«The Philosophy of Science Fiction Film The Philosophy of Popular Culture The books published in the Philosophy of Popular Culture series will ...»
The Philosophy of Science Fiction Film
The Philosophy of Popular Culture
The books published in the Philosophy of Popular Culture series will illuminate
and explore philosophical themes and ideas that occur in popular culture. The
goal of this series is to demonstrate how philosophical inquiry has been reinvigorated by increased scholarly interest in the intersection of popular culture and
philosophy, as well as to explore through philosophical analysis beloved modes
of entertainment, such as movies, TV shows, and music. Philosophical concepts will be made accessible to the general reader through examples in popular culture. This series seeks to publish both established and emerging scholars who will engage a major area of popular culture for philosophical interpretation and examine the philosophical underpinnings of its themes. Eschewing ephemeral trends of philosophical and cultural theory, authors will establish and elaborate on connections between traditional philosophical ideas from important thinkers and the ever-expanding world of popular culture.
Series Editor Mark T. Conard, Marymount Manhattan College, NY Books in the Series The Philosophy of Stanley Kubrick, edited by Jerold J. Abrams The Philosophy of Film Noir, edited by Mark T. Conard The Philosophy of Martin Scorsese, edited by Mark T. Conard The Philosophy of Neo-Noir, edited by Mark T. Conard The Philosophy of The X-Files, edited by Dean A. Kowalski The Philosophy of TV Noir, edited by Steven M. Sanders and Aeon J. Skoble Basketball and Philosophy, edited by Jerry L. Walls and Gregory Bassham The PhiloSoPhy oF Science FicTion Film edited by Steven m. Sanders The UniversiTy Press of KenTUcKy Publication of this volume was made possible in part by a grant from the National Endowment for the Humanities.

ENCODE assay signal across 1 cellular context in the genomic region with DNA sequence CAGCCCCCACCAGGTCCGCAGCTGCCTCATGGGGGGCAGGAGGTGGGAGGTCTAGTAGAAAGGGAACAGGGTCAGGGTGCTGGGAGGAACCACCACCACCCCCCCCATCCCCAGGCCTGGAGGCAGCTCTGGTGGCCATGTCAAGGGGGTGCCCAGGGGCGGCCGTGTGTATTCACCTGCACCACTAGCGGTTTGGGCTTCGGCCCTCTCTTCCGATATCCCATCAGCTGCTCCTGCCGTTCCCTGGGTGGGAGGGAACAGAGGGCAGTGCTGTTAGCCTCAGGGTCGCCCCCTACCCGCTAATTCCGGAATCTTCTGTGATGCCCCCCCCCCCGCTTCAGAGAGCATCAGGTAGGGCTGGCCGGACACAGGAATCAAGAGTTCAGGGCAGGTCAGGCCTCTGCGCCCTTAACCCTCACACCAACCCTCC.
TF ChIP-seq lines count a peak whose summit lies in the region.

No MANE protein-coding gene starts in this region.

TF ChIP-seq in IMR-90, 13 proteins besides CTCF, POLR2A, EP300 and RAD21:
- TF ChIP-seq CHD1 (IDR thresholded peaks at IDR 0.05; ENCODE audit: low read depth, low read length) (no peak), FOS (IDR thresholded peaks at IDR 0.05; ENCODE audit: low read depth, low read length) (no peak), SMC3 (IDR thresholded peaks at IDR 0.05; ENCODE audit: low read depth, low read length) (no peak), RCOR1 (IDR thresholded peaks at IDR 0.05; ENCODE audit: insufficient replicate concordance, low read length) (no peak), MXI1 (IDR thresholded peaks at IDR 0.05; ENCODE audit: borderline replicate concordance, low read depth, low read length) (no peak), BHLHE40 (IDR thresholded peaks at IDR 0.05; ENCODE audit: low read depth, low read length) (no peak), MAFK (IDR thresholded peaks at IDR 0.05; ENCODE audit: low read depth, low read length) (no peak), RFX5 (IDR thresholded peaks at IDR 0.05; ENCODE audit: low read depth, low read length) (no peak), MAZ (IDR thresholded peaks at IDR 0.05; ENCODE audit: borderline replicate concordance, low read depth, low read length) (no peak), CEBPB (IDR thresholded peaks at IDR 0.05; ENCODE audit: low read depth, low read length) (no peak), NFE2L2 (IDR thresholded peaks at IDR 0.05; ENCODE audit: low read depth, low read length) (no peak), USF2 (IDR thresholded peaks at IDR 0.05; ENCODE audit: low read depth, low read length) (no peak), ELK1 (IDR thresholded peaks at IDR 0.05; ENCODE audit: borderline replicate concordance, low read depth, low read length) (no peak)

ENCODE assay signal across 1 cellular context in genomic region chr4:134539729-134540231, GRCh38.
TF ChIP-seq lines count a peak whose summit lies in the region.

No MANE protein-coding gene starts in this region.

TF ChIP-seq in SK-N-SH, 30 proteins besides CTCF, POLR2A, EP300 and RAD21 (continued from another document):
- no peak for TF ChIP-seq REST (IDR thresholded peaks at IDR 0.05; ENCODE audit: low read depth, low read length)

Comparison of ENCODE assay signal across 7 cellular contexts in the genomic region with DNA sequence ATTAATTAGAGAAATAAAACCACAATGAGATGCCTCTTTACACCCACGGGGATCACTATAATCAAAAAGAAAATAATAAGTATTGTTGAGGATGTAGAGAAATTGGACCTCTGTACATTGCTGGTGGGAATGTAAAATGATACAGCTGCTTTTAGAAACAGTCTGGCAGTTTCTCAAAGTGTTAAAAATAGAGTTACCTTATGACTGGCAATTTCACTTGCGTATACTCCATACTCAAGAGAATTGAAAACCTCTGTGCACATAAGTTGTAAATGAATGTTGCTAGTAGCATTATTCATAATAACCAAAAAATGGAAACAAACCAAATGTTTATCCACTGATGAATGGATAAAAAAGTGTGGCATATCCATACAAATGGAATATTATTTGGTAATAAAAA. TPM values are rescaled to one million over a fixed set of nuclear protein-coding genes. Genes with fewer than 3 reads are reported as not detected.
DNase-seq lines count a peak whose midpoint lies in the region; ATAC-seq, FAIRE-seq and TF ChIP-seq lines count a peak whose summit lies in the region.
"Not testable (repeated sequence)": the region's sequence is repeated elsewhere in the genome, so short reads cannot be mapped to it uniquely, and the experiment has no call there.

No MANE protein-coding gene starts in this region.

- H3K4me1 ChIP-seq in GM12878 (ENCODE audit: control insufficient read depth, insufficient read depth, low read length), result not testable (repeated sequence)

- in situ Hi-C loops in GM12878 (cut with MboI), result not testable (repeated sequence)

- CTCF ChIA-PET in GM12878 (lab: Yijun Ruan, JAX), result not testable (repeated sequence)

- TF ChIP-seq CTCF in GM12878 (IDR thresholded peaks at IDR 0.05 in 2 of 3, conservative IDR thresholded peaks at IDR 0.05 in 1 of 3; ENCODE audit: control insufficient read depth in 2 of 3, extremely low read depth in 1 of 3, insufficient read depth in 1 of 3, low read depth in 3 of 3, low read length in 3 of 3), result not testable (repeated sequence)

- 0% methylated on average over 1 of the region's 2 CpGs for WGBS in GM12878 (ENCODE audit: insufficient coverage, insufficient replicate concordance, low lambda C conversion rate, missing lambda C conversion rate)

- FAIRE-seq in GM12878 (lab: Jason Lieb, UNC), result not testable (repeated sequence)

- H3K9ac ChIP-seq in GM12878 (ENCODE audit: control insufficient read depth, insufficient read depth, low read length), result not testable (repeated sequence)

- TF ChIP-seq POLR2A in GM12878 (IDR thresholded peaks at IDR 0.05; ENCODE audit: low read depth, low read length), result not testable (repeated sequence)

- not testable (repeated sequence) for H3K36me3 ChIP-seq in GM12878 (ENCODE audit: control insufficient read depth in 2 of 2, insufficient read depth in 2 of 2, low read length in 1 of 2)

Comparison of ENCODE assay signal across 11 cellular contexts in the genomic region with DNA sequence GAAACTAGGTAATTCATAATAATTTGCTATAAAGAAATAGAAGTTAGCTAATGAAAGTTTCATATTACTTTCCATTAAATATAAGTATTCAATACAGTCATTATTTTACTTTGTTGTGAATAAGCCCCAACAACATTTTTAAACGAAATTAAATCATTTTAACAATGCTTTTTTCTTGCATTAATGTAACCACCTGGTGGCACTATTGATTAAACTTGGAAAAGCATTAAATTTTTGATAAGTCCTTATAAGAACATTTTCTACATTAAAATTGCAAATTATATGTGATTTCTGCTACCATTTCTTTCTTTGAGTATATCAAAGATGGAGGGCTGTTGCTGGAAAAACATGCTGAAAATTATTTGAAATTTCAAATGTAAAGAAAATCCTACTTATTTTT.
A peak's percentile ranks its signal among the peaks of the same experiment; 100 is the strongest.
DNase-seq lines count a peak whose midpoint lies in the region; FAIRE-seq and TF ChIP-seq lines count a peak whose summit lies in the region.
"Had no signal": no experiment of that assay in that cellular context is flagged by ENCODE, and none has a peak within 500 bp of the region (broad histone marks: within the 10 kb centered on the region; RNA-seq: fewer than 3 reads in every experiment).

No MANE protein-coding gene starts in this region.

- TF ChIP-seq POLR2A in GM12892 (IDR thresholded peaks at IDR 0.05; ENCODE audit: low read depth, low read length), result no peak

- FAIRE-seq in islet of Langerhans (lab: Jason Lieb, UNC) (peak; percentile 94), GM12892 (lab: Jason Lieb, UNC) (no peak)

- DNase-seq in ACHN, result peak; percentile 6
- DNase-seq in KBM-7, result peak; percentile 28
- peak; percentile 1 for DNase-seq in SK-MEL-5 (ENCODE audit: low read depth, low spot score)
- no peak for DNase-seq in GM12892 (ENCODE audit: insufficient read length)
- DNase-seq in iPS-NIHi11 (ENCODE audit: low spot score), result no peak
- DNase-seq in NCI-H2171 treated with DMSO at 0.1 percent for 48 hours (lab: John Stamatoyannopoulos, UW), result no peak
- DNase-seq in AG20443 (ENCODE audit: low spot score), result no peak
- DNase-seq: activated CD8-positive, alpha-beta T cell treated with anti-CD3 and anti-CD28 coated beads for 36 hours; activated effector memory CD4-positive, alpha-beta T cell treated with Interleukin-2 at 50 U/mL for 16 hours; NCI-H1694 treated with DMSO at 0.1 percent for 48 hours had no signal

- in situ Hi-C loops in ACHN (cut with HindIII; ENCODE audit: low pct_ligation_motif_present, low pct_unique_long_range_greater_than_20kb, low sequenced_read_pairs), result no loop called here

“An Introduction to the Philosophy of Science Fiction Film” and “Picturing Paranoia: Interpreting Invasion of the Body Snatchers” copyright © 2008 by Steven M. Sanders Copyright © 2008 by The University Press of Kentucky Scholarly publisher for the Commonwealth, serving Bellarmine University, Berea College, Centre College of Kentucky, Eastern Kentucky University, The Filson Historical Society, Georgetown College, Kentucky Historical Society, Kentucky State University, Morehead State University, Murray State University, Northern Kentucky University, Transylvania University, University of Kentucky, University of Louisville, and Western Kentucky University.
All rights reserved.
Editorial and Sales Offices: The University Press of Kentucky 663 South Limestone Street, Lexington, Kentucky 40508-4008 www.kentuckypress.com Library of Congress Cataloging-in-Publication Data The philosophy of science fiction film / edited by Steven M. Sanders.
p. cm. — (The philosophy of popular culture) Includes bibliographical references and index.
ISBN 978-0-8131-2472-8 (hardcover : alk. paper)
This book is printed on acid-free recycled paper meeting the requirements of the American National Standard for Permanence in Paper for Printed Library Materials.
Manufactured in the United States of America.